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The Scarlet & Black

The Scarlet & Black

Indecent (Asian American) Exposure


Column by Matt Kartanata

Matt Kartanata - Leina'ala Voss

Scarlett Johansson is not of Asian descent. But that didn’t stop her or Tilda Swinton from taking on roles of characters originally written as Asian in the upcoming films “Ghost in the Shell” and “Doctor Strange.” They came under fire earlier this month when the Twitter hashtag #whitewashedOUT brought to bear the film industry’s racist tendency to cast white actors in roles of Asian characters. Hollywood’s use of yellowface is nothing new — Emma Stone in “Aloha”, Mickey Rooney in “Breakfast at Tiffany’s” or most notably Polly Moran’s disgraceful imitation of Chinese-American trailblazer Anna May Wong — have all shown that the Asian face continues to be a replaceable commodity, if not a punchline. And yet, in a year where all this has been placed under the spotlight, there is reason for celebration.

This year marks the 14th anniversary that Asian American and Pacific Islander Heritage Month has existed since it was permanently designated in May of 1992. Since the 90s, Asian Americans and Pacific Islanders (AAPIs) have made strides in representation on both the big and small screens, though #whitewashedOUT has emphasized that what progress has been made is still not enough. But regardless of your politics that may envision a world where varied histories are embraced year-round, rather than in the space of a few weeks, and despite the awful castings of Johansson and Swinton, there is still much to celebrate in the world of AAPIs: Aziz Ansari debuted his Netflix exclusive “Master of None” last November to great praise for its largely non-white cast, and just two months ago, ABC renewed author and foodie Eddie Huang’s comedy series “Fresh Off the Boat” for a third season.

To be honest, though, I am glad that both shows have received accolades, I haven’t been a huge fan of either, in addition to shows like Ken Jeong’s “Dr. Ken” or YouTube stars Andrew and David Fung’s “What the Fung?” On one hand, knowing the dearth of exposure that exists for AAPIs, I am quick to welcome these shows when the other option is yellowface. But simultaneously, I have wrestled with the question of whether or not ALL exposure is GOOD exposure. Ansari’s “Master of None” has faced criticism for anti-blackness despite its embrace of a non-white cast, while Huang once compared the plight of the emasculated Asian male to that of black women — and don’t get me started on the some-thousand word document resting on my computer dedicated to critiquing the Fung brothers’ near-entire body of work for its unabashed prejudice and misogyny.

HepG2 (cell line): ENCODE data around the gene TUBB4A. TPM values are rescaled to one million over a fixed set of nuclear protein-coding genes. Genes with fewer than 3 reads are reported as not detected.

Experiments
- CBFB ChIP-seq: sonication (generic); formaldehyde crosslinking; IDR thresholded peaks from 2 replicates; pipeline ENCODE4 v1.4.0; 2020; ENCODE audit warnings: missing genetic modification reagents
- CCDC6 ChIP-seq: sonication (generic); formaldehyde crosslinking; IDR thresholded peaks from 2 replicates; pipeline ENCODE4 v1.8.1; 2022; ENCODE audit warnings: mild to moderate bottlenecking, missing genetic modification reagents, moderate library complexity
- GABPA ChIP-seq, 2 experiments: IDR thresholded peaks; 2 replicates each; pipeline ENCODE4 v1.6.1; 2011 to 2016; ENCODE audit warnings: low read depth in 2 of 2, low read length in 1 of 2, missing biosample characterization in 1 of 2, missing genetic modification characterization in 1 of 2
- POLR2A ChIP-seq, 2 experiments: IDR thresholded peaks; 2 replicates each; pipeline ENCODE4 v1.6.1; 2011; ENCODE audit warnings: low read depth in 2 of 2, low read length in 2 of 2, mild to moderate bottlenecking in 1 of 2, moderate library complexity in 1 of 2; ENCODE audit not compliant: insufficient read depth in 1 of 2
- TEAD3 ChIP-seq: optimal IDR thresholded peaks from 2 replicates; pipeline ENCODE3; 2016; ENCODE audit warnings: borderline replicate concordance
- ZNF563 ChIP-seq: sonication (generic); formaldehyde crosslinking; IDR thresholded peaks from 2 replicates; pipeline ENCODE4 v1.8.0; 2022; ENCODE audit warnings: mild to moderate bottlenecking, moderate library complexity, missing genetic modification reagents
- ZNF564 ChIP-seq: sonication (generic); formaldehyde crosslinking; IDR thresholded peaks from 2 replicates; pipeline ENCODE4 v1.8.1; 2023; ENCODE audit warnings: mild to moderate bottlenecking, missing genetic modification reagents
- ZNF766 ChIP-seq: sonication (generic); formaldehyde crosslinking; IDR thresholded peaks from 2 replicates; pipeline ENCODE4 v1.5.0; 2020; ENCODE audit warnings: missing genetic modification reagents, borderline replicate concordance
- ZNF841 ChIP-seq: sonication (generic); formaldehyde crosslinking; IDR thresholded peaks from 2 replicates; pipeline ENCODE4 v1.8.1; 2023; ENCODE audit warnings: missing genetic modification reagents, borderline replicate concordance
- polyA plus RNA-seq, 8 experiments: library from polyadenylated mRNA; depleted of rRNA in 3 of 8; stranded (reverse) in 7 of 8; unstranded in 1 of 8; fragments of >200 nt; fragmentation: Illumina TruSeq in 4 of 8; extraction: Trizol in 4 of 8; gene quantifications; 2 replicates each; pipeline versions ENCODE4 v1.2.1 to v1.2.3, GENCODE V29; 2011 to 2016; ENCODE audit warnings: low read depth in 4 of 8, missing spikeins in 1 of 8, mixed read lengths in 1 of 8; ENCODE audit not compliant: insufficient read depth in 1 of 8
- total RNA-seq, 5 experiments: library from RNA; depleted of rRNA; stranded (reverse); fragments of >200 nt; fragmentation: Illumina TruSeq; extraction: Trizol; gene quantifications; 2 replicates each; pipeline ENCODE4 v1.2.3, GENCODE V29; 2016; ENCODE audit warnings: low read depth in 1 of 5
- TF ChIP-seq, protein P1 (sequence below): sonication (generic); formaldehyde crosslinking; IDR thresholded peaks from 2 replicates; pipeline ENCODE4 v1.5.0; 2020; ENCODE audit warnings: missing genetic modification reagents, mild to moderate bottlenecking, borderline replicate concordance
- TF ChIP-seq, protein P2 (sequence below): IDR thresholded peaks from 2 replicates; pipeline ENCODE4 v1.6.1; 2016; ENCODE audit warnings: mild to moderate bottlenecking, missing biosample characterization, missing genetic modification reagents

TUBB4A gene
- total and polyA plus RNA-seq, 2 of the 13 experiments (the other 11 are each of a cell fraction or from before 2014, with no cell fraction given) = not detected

But my feelings are tempered when I think of the high standard of excellence we hold exclusively for people of color when they do make it onto the big stage — when there are just a few shows about AAPIs, we want all of them to be perfect and without fault. We fear that without success in every aspect of its being, the same figureheads that greenlighted these very shows will see little reason for them to stay on air. We want our favorite creative minds to say all the right things, be the best people and remain our idealized, perfect role models — an expectation that is both unrealistic and unfair.

There are dozens — even hundreds — of movies and television shows with primarily white casts, directors, etc. that are not just mediocre, but downright awful. (Why is “Fuller House” a thing? How has “The Big Bang Theory” survived as long as it did?) This content is not only given a pass, but hardly faces the same scrutiny in the expectation to represent all creative work made by people of color. Ansari, Huang and the Fung Brothers should not go without critique, but the issue with their shows is not simply about their shows — it’s that their shows are the only option. When there are a hundred mediocre shows that feature diverse casting, problematic content can sink to the bottom of the ocean. But in the meantime, it’s important to situate the pedestal upon which we have placed our community’s work.

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